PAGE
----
• Georgia has the “discovery rule” in products liability cases. The statute of limitations runs 2 years from when the injured person knew or should have known that the injury resulted from the product. Optimally, filing suit should occur within 2 years of the cancer diagnosis or liver injury; however, in reliance on the discovery rule, it is possible to file suit within 2 years of the recall date of July 13, 2018. One could also argue that a later date of when the injured party learned of the recall triggers the statute of limitations. If your client is from a state other than Georgia, research whether that state has the discovery rule to determine the statute of limitations.
  • If you plan to file suit in the New Jersey state court against New Jersey defendants be aware that the Third Circuit, of which New Jersey is a part, permits a practice called “snap removal.” 28 U.S.C. § 1441(b)(2) states that an action “may not be removed if any of the parties in interest properly joined and served as defendants is a citizen of the State in which such action is brought.” Historically, this statute has prohibited removal of a case unless there is complete diversity between the parties. In recent years, however, defendants have sought removal even when there is a resident defendant. In removing these actions, the defendants rely on the “properly joined and served” language in the statute, arguing that a defendant should be able to remove a case before a named forum defendant has been served. Based on the plain meaning of “properly joined and served,” many courts have allowed for this practice, called “snap removal.” As a practical matter, snap removal prevention requires that the suit be filed and served on all defendants almost simultaneously. We have been successful in completing this daunting task and will be happy to give pointers on how we were able to accomplish this goal.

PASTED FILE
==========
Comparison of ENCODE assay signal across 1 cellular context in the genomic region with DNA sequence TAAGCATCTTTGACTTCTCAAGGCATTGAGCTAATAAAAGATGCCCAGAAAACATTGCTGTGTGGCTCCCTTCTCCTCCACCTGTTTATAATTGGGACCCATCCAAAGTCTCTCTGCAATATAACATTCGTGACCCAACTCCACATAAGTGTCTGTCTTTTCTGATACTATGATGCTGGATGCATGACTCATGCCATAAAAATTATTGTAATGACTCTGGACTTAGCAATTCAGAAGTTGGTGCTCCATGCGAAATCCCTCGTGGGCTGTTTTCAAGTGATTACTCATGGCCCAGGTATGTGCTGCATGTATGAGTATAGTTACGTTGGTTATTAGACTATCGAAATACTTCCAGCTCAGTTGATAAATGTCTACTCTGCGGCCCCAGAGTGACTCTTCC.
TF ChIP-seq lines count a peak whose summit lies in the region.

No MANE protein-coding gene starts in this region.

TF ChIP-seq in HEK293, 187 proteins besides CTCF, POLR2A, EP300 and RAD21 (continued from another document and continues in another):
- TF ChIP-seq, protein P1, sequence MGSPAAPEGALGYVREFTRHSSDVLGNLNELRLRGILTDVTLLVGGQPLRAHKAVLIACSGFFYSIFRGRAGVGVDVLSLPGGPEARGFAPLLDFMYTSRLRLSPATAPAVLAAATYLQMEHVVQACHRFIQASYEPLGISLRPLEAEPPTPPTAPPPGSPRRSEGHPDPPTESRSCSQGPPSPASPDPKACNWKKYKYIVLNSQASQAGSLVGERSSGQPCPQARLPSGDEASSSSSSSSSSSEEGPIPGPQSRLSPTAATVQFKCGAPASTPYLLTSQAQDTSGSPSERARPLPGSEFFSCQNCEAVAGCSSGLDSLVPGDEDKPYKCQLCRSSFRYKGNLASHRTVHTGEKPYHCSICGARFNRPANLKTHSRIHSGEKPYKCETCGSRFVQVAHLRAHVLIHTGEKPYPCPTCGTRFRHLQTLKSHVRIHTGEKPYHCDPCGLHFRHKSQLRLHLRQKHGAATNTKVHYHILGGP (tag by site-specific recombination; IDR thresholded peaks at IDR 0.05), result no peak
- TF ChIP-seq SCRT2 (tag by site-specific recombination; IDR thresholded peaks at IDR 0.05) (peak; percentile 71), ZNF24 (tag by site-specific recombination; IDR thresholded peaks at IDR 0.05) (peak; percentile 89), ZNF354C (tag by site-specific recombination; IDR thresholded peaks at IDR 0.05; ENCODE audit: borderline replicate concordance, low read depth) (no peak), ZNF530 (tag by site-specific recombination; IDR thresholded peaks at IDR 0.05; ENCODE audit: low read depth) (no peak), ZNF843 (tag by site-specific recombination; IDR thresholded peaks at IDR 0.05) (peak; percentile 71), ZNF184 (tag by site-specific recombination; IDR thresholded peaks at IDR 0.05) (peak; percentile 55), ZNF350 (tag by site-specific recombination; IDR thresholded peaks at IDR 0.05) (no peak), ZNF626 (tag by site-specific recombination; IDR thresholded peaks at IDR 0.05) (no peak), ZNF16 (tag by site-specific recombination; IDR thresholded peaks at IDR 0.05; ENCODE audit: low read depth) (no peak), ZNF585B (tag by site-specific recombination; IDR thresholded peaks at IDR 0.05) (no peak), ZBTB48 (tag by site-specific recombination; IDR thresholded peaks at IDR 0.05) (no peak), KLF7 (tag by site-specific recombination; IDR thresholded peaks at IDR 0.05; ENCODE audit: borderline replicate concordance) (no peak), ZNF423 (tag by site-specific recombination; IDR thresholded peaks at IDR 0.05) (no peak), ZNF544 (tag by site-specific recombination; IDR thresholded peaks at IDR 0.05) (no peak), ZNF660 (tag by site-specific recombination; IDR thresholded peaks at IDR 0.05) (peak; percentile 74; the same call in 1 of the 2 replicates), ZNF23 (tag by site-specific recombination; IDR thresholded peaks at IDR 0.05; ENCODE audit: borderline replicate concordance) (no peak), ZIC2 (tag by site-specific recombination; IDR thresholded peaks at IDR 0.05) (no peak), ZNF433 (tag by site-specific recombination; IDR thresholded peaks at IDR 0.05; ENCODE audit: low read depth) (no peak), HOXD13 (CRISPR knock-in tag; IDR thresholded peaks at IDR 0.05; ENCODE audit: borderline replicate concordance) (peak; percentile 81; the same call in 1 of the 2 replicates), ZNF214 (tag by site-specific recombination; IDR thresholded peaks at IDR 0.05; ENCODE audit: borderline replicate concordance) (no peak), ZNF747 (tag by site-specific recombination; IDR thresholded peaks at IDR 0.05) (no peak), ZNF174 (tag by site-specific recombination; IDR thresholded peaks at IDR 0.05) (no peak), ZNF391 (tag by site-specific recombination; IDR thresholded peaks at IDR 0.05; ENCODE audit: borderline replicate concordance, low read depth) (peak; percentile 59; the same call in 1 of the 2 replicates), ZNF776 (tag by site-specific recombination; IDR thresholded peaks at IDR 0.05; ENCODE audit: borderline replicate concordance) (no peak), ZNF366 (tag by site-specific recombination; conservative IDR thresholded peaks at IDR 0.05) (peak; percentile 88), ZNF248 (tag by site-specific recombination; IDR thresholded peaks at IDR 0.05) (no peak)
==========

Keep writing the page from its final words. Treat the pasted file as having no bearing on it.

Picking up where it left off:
Adulterated sartans place millions of people around the world at unreasonable risk of developing cancer. The conduct creating this unreasonable risk – putting profits over people by altering an FDA approved manufacturing process to save money – resulted in the failure of generic sartan manufacturers to deliver bioequivalent drugs to the market. As with all mass torts, these cases face challenges, but the trial bar has the capability to meet these challenges and create a safer generic drug marketplace.

Stephen Chance is a partner with Watkins, Lourie, Roll & Chance in Atlanta where he primarily focuses on medical malpractice and nursing home litigation. Stephen currently serves as a member of the GTLA Executive Committee and can be reached at



Robin Lourie is the founding partner of Robin Lourie, P.C. in Atlanta. She has more than 30 years of experience in the legal field on both the defense and plaintiffs side, but the past 10 years have been solely dedicated to her work for injured parties. Robin currently serves on the GTLA Executive Committee and can be reached at